A job interview is your chance to shine, show your enthusiasm for the position, demonstrate your knowledge of the industry and convince the recruiting manager that you'd be a great fit for the company. If you say the wrong thing, however, you could completely eliminate your chances of getting the job. Never say the following seven things during a job interview.
1. "My Weakness Is That I Work Too Hard"
A common job interview question asks candidates about their greatest weakness. Never say that you have no weaknesses, and don't answer with a cliché response that's a positive attribute described as a weakness. Instead, acknowledge a weakness that you have and explain how you're working to improve yourself.
2. "My Last Boss Was a Jerk"
Even if the interviewer asks why you left your previous employer, don't say anything negative about former bosses or co-workers. This does not bode well for your reputation, and it makes you seem like a complainer. The hiring manager may question your ability to fit in at his organization.
3. "Can You Tell Me About Your Company?"
Don't ask the hiring manager to tell you about the organization's mission, products or services. This shows that you are unprepared for the job interview. Take the time to research the company before interview day so you're able to tailor your responses to the organization's needs.
4. "I Really Need This Job"
Saying this in a job interview makes you appear desperate. Keep a professional attitude throughout you interview, and don't beg for the job. Let your unique skills and enthusiastic attitude to speak for you.
5. "How Much Does the Job Pay?"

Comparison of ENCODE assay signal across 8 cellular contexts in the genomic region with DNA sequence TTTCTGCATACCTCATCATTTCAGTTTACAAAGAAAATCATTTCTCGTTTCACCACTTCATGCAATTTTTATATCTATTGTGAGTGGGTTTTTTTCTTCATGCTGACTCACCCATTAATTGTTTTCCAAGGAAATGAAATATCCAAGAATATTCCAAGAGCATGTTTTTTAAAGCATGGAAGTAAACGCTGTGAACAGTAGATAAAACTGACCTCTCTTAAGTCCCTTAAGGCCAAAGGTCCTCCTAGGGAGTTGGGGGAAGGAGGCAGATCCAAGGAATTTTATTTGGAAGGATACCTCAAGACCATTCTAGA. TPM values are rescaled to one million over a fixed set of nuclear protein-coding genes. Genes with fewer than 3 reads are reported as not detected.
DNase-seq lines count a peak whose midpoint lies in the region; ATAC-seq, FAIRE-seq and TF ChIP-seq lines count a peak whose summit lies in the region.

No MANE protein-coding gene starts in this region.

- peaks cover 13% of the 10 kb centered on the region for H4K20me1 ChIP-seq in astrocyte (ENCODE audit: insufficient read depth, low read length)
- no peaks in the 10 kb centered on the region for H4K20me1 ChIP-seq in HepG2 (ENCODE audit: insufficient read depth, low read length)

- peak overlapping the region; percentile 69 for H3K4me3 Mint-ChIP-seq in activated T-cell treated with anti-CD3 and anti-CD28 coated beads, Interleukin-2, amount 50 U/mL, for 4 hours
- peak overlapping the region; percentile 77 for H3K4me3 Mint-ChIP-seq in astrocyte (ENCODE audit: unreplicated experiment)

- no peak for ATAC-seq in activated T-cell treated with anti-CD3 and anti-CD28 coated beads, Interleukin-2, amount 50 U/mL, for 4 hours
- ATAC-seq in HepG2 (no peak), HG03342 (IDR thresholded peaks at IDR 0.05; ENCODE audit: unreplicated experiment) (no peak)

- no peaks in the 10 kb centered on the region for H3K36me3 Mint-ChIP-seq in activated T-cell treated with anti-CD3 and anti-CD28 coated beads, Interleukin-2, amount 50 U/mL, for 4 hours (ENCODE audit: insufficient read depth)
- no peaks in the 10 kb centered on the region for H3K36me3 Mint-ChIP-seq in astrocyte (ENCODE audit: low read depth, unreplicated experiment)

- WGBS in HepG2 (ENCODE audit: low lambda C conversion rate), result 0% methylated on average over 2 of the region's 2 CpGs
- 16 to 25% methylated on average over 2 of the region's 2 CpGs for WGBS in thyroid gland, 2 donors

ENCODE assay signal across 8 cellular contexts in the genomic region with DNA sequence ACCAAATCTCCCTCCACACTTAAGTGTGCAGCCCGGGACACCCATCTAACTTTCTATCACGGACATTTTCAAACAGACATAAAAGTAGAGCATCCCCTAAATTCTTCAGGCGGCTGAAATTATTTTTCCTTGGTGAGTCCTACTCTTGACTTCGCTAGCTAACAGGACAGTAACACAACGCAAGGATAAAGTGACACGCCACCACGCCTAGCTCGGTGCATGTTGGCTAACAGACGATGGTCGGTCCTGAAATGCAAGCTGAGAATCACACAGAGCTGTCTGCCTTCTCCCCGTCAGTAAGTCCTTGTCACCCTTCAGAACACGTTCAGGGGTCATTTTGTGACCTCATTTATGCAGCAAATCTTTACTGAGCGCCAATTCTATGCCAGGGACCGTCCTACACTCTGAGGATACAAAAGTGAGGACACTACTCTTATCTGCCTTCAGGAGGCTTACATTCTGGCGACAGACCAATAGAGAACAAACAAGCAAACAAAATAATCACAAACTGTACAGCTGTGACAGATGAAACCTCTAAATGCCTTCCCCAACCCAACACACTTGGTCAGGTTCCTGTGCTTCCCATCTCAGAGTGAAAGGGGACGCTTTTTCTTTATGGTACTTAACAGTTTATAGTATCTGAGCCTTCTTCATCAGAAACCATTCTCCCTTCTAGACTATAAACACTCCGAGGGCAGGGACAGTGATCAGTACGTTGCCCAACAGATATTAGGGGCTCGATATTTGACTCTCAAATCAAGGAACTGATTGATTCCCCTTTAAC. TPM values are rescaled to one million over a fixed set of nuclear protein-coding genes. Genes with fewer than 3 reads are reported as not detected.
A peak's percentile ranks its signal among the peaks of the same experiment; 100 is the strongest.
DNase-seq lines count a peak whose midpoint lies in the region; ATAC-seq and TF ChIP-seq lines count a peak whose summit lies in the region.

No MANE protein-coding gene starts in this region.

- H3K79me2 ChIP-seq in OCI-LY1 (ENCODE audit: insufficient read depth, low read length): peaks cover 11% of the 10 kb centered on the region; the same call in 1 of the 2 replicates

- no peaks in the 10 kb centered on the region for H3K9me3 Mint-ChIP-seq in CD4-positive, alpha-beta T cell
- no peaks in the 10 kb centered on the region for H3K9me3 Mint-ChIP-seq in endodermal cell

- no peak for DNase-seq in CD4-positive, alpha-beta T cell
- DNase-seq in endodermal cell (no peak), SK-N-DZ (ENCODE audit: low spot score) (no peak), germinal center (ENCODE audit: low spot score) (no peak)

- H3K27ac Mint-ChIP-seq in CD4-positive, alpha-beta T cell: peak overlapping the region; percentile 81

Don't jump right into discussions about salary or benefits during a first job interview. This leads the hiring manager to think that you're only interested in the money. The best time to bring up salary and related negotiations is when you're offered the position.
6. "I'm the Best Candidate for This Position"
Every candidate that goes to a job interview thinks they're the best person for the job. It's important to be confident as you sell yourself, but you don't want to come across as being arrogant.
7. "I Don't Have Any Questions"
When you're given the opportunity to ask questions of the hiring manager and other interview panelists, don't waste the chance. Not asking questions shows that you're not really too interested in the position. Prepare a few thoughtful questions to show that you're engaged in the conversation and interested in the company.
When preparing for a job interview, you may practice common questions and perfect your responses. Aside from knowing all the right things to say, it's also important that you consider what not to say. Start with these seven things to ensure you don't blow the interview.
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